This working group comprises Maria Bargh, Carwyn Jones, Erin Matariki Carr, Carly O’Connor, Tasman Gillies, Oliver McMillan, and Ellen Tapsell. It was established to consider ways in which governance and policy need to change to better protect te taiao.
We have guided our action plan with four key themes
Whanaungatanga refers to kinship between all people and things – their connections through lines of whakapapa, and their interdependence with each other.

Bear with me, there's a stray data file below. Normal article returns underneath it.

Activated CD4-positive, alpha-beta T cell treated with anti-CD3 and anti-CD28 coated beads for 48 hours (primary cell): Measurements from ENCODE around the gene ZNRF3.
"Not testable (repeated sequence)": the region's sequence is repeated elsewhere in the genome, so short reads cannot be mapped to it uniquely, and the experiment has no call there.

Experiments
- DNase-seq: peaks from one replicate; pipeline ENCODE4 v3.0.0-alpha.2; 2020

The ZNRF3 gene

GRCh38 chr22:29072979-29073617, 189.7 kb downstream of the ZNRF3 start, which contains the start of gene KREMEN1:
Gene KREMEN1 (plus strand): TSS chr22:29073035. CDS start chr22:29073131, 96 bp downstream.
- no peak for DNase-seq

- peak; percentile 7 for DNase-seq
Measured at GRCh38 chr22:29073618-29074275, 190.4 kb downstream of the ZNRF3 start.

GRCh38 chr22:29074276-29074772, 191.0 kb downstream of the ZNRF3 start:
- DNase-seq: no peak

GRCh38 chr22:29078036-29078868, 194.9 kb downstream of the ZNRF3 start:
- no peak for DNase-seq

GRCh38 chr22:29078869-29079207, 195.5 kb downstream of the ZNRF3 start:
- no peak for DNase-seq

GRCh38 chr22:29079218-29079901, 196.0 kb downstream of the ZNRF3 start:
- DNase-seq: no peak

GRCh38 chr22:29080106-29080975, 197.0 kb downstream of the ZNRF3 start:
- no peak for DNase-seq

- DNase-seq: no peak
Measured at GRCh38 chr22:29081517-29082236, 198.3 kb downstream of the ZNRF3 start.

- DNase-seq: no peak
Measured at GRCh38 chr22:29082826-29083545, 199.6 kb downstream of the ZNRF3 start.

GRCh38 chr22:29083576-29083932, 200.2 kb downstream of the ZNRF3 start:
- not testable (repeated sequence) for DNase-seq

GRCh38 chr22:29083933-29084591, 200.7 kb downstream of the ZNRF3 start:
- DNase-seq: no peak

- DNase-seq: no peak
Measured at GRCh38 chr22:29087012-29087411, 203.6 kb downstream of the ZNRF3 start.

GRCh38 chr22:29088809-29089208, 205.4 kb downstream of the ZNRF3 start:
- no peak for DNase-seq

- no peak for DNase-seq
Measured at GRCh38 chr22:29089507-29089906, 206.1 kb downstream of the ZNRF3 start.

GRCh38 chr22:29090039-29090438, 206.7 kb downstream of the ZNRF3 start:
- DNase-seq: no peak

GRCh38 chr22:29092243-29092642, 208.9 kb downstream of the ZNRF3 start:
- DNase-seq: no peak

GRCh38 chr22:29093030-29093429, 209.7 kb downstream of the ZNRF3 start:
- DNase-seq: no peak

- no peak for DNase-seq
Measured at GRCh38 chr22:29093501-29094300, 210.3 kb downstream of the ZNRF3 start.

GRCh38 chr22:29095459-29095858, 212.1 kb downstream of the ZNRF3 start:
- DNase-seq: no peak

Utu acknowledges the reciprocal nature of all relationships, and the obligation to sustain them in appropriate balance.
Mātauranga refers to knowledge and understanding – to a way of seeing the world through a lens of kinship, of recognising the reciprocal responsibilities that arise from human-environment relationships.
Mana refers to authority, handed down through generations, to take action in the world.